You are serving salmon for special occasions, and yet you are not sure which wine you should choose. As a general rule, salmon should be served along with a full-bodied white wine such as white Pinot Noir, white Burgundy, white Rioja, Viognier, and so on. You get the picture!

That’s the short answer for those who are in a rush and need to obtain a bottle or a few for the upcoming dinner.

However, if you have several minutes, keep on reading. We promise that we won’t turn you into a high flying sommelier, but we will share some pretty practical knowledge on pairing salmon and wine.

Salmon and wine
If you’re looking for a quick pairing, then go for a full-bodied white such as a white Pinot Noir, Rioja or Viognier. But if you want to learn the best specific pairings, then read on!

Pairing Plain Salmon with Wine

Simple and plain salmon typically ends us being mushy and soft. If it is a steak alike dish, it will be flaky and mealy. But in both cases, oak-aged wine is your best bet for a fantastic experience. In that regard, you might want to give a chance to wines such as Rioja from Spain, Paso Robles Viognier, Hunter Valley Semillon, Sicilian Trebbiano, or Californian Chardonnay. Thanks to their richness, the salmon will feel even more exquisite. For a more delicate pairing, you might want to turn towards French Sauvignon Blanc, Sardegan’s Vermentino, or Chardonnay from Burgundy. These wines tend to contrast the salmon, and instead of complementing the dish, they act as a palate cleanser.

Salmon with crispy skin

In this method, the salmon is cooked on a hot skillet. The final product will be a meaty salmon with an outstanding flaky texture. For this type of meal, you need to consider wines such as Garnacha Rose, Valpolicella blend, Beaujolais, Lambrusco, or Carignan. If you have tried some of these wines, you will have a pretty good sense of what we are aiming for.

Glazed Salmon

There are several variations of glazed salmon, but they are connected with one common nominator- the use of sweetness. To that end, sometimes that can be pineapple juice, honey, agave, or even brown sugar. That’s what gives exterior its savory glaze, as well as its note of sweetness. The best wines that go with salmon glaze are white pinot noir, Gewurztraminer, dry riesling, muscat blanc, and even Lambrusco. You can go with any of these wines.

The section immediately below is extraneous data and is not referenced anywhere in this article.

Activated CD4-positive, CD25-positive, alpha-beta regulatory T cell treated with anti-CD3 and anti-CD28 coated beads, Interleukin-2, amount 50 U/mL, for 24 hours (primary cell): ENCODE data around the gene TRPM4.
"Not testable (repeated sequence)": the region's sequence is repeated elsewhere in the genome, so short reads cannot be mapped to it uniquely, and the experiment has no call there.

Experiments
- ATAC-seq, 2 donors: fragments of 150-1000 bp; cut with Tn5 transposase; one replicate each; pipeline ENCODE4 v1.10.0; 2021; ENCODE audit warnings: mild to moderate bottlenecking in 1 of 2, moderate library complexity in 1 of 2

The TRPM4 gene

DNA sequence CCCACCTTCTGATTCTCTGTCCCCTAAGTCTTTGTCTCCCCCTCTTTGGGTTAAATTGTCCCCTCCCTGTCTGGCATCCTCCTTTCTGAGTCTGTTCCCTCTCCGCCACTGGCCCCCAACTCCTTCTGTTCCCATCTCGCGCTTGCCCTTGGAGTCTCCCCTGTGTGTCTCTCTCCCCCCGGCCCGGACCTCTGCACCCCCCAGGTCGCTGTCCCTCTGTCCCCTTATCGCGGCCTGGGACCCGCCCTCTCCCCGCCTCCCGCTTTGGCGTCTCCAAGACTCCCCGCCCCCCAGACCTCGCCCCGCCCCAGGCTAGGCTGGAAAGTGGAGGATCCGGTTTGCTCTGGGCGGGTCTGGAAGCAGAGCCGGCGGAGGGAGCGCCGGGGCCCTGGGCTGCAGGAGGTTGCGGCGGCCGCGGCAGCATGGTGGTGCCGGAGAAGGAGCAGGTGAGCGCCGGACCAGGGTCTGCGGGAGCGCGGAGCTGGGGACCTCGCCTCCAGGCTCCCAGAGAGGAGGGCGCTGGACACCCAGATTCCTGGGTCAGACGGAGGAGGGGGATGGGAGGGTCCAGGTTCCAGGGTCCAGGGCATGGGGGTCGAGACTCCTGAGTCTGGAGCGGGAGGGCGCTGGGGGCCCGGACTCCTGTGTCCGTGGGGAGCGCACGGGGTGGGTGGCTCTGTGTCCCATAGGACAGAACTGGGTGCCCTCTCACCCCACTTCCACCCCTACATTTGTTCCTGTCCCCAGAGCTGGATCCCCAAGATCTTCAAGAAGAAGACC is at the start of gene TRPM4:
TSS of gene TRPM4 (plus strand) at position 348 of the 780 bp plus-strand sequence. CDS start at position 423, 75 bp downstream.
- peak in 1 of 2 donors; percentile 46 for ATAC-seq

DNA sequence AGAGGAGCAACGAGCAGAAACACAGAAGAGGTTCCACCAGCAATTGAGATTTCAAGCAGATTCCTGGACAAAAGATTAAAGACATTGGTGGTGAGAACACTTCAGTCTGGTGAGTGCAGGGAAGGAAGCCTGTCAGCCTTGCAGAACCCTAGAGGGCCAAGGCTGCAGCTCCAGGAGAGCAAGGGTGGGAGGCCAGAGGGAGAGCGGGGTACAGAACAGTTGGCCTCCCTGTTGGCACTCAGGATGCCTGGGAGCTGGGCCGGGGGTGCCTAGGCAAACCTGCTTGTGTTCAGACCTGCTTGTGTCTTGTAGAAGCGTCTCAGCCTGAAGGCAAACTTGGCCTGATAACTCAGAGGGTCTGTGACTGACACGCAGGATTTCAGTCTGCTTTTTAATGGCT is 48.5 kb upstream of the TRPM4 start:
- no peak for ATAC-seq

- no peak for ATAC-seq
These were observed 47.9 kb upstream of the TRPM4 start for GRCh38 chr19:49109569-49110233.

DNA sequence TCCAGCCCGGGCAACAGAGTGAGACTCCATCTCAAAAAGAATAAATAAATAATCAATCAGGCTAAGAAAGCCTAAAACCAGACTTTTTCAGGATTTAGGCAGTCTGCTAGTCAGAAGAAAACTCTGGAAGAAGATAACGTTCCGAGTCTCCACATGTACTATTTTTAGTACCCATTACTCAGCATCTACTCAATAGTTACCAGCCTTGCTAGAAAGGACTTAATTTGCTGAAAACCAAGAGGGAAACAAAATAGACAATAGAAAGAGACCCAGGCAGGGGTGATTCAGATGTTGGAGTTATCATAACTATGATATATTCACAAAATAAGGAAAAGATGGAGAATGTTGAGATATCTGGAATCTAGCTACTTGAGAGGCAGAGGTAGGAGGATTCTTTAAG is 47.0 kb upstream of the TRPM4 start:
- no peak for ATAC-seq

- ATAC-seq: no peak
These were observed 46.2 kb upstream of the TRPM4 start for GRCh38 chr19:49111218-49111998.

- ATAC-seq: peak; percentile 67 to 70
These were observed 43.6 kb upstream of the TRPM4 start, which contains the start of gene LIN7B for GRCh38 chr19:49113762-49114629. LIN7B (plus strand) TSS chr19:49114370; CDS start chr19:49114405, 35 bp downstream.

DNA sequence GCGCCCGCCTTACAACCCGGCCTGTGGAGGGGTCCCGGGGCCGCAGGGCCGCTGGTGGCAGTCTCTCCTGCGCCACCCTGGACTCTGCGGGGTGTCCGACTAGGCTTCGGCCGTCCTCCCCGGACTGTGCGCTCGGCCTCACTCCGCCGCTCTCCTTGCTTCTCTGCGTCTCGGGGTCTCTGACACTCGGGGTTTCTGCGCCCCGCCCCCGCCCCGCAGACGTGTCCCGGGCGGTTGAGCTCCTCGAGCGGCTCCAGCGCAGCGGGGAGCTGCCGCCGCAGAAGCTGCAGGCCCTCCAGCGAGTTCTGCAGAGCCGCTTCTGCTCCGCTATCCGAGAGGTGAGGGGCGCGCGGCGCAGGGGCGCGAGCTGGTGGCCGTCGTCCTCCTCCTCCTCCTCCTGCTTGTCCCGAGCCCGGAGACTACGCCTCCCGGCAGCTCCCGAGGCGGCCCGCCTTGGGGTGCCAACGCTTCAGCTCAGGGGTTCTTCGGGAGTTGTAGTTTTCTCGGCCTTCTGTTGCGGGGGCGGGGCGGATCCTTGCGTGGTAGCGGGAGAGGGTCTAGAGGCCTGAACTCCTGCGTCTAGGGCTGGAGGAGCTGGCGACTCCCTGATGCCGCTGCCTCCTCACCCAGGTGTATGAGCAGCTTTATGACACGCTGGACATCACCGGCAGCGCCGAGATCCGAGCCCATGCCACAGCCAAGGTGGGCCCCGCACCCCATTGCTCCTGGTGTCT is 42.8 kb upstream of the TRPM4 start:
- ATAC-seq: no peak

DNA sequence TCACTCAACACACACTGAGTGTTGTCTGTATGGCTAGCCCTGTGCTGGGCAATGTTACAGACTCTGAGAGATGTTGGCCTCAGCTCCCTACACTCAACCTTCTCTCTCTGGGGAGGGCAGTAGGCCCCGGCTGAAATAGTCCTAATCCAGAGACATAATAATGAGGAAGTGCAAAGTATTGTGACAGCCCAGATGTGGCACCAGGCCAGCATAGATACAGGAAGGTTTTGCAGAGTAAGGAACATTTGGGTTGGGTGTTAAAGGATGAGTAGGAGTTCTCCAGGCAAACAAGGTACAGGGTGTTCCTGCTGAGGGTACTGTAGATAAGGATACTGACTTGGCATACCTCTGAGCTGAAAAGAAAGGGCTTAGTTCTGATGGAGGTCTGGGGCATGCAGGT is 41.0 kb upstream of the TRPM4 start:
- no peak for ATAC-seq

Smoked Salmon

Smoked salmon is rarely served on its own. Most times, it is served with cream cheese, with salty capers, or for breakfast with eggs, avocado, or bagels. In terms of wine pairing, you need to find one with strong flavor and high acidity to match the salty notes – most people go for sparkling wine, dry white, or bold rose.

Salmon and white wine
Smoked salmon is typically paired with a wine with high acidity in order to pair off against the salty notes that are often paired with the salmon. 
Salmon Chowder

To make a great salmon chowder, you need spices such as cayenne pepper, smoked paprika, and turmeric. The idea is to level up the soup to the richness of the salmon. For maximum enjoyment, the salmon chowder needs to be paired with sparkling wine.

Salmon Stew

Some of the best salmon stews include lime juice, cilantro, and tomatoes. Very often, some cooks even add a little bit of coconut milk. Salmon stew goes perfectly with Sercial Madeira, Orange Wine, or Dry Sherry.

Roasted salmon with cream sauce

This is an absolute classic – roasted classic topped with something, herbal, lemony, and creamy. Some of the best-known sauces used with roasted salmon are caper sauce, cucumber yogurt sauce, dill, lemon dill cream sauce, and bearnaise. Some of the wines that go nicely with roasted salmon topped with a creamy sauce are the Sicilian Trebbiano blend, Semillon from Australia, Sauvignon Blanc from Napa, and oak-aged Chardonnay.

To Conclude

Choosing wine for your salmon dish is no rocket science, nor should it be approached as a science project. Our wine logic says you should not give wine and salmon pairing a second thought as there are tons of stuff that can affect your choice. That includes the used sauces, the side dishes, and so on.

However, you need to aim for a balance that allows both the salmon and the wine to draw attention. At the same time, they don’t need to overshadow each other.

With that said, keep in mind that salmon is like no other fish as it has a very rich flavor. That means it can easily overrun any light-bodied wine. That is why full-bodied wines should be on top of your list when searching for a suitable wine to pair with your salmon dish.

Red wine with Salmon
While there is a simple rule – a full bodied white pairing – this doesn’t mean it’s an ultimate and final rule. In some fine dining establishments you may even find red wines served alongside salmon – so taste and trust your instincts!